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states still contrived to keep their independence on or near times which went before them. The states which are most the coast of Asia, as the city of Byzantion, the island of important in these times, are not the same as those which Rhodes, and the eity of Herakleia, which last was some were most important in the old days of the Persian and times a common onwealth, and sometimes under tyrants.* Peloponnesian wars. First of all, we must remember that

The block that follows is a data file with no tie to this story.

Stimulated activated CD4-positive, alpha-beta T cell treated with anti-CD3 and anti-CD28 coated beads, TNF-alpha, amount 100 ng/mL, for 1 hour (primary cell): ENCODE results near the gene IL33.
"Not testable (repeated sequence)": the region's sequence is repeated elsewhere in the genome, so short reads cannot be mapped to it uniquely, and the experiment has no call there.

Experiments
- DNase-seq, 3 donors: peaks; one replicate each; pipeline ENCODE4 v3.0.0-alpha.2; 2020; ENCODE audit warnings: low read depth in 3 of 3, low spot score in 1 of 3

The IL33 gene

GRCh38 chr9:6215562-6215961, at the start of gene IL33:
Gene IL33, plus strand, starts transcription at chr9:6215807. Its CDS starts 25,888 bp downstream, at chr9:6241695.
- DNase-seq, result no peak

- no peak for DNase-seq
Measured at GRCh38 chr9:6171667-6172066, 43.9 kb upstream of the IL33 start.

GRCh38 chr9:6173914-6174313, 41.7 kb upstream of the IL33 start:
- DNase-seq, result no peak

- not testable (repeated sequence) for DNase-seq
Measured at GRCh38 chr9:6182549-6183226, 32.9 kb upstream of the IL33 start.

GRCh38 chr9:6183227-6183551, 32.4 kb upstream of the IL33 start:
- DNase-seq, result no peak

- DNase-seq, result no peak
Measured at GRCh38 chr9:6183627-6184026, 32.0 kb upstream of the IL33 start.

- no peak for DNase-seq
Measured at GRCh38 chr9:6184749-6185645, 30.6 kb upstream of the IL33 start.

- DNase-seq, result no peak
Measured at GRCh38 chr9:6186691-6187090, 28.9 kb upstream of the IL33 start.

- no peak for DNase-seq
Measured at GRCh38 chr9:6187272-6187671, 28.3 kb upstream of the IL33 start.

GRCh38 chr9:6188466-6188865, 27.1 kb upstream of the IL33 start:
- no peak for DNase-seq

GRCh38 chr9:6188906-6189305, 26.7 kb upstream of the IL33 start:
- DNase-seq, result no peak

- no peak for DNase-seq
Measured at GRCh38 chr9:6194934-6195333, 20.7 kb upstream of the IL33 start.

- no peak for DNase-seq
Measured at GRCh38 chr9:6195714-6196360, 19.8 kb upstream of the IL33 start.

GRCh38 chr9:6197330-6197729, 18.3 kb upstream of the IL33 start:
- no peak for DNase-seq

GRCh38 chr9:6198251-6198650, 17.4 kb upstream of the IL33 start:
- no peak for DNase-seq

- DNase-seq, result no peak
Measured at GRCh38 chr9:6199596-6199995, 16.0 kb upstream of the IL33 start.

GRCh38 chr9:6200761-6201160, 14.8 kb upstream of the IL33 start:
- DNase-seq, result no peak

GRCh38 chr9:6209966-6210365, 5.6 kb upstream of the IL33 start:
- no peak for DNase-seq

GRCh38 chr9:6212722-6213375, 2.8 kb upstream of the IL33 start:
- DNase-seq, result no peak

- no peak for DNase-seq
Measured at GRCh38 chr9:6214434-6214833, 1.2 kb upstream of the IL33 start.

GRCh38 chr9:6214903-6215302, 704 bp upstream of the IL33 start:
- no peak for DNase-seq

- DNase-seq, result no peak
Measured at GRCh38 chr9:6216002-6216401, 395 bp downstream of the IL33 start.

Macedonia and Epeiros must now be reckoned as Greek AFFAIRS IN GREECE AND MACEDONIA.—The death of states, and that a large part of Greece, especially in the Alexander was followed by a time of great confusion in north, was now always, till the Roman conquest of MaceMacedonia and Greece. Even while Alexander was away donia, more or less subject to the Macedonian kings, or, at in Asia, the Spartans under their king, Agis, had tried to least, under their influence. And among the states of throw off the Macedonian yoke, but in vain. After Alex Greece itself, the division of power was very different froin ander's death another attempt was made by several of the what it had been in earlier times. In the days which we Greek states, especially the Athenians, who were again have now come to neither Athens nor Thebes was of very stirred up by Demosthenes and the Ætolians. These last great account, and though Sparta was of great importance were a people of Western Greece, the least civilized of all during part of the time, yet its greatness was only, as we the Greek states, but which now began to rise to great im may say, by fits and starts. We may say that the chief portance. This was called the Lamian war. In the end the powers of Greece now were Macedonia, Achaia, Ætolia, Athenians had to yield, and they were obliged by the Mace and Sparta. Achaia and Ætolia are states of which but litdonian general, Antipatros, to change their constitution, tle is heard in Grecian history since the heroic times.* making it much less democratical than before, and depriving many of the citizens of their votes. For many years there THE ROMAN POWER IN GREECE.-Philip of Macedon was the greatest confusion in Macedonia and Greece, and was at this time at open war with the Romans, and the all the neighboring countries; and things were made Romans brought armnies into Macedonia and from thence worse by an attack from an enemy with whom the Greeks into Greece. Nearly all the Grecians sided with the Rohad never before had anything to de. Greece and Mace mans, but this only served to engage them in war, not for donia were invaded by the Gauls. By these we need not themselves, but for a foreign power which did not in the understand people from Gaul itself, but some of those Celtic least care for their good. The Romans were then the most tribes which were still in the east of Europe. After doing powerful people in the world. Philip withstood them for a much mischief in those parts, the Gauls crossed over into long time, but they defeated him entirly at a battle in Asia, and there founded a state of their own, which was Thessaly, and from that time Macedonia was subject to them. called Galatia, and, as they too began to learn something of The Greeks thought that this event would be for their adGreek civilization, Gallo-græcia. Meanwhile kings were vantage. The Romans professed that they meant Greece to being constantly set up and overthrown in Macedonia, and be independent; and Flaminius, one of the Roman generals, each of them tried to get as much power and influence as caused the freedom of the country to be solemnly prohe could in Greece itself. At this time, too, Epeiros, a claimed at the Isthmian games. There was one circumcountry which hitherto had been of very little importance, stance, however, which soon taught the Greeks that this became a powerful state under its king, Pyrrhus, who at hope of freedom was vain. The Romans insisted upon one time obtained possession of Macedonia. He also waged keeping possession of three Greek cities: Chalcis in Eubea, wars in Italy and Sicily, and he had a great deal to do with Demetrios in Thessaly, and Corinth, which one of the Macthe affairs of the Peloponnesus, where he was at last killed edonian kings had been accustomed to call the fetters of in besieging Argos, B. C. 272. From this time things be- Greece, because whoever possessed them could keep the peocame rather more settled; a second time of freedom, if not ple in entire subjection. So it was now. The Roman power of greatness, began in Greece, and a regular dynasty of took the place of the Macedonian, and whatever Rome kings fixed itself in Macedonia. The old royal family was ordered Greece was obliged to submit to. Tne Romans quite extinct, and the second set of Macedonian kings were were so powerful in Greece, that when Perseus, king of the descendants of Antigonos, one of the most famous of Macedon, who succeeded his father Philip, made immense Alexander's generals. His son, Demetrios, got possession efforts to carry on a war against Rome, no city or state in of the crown of Macedonia in B. C. 294. Both he and his Greece except the towns in Bæotia dared to give him assistson, Antigonos Gonatas, were driven out more than once, ance. They dared not rebel against their great lords. Perbut in the end Antigonos contrived to keep the Macedonian haps it was well for them that they did not; for Perseus crown, and to hand it on to his descendants, who held it till experienced the same fate as every other monarch who rethe Macedonian kingdom was conquered by Rome.*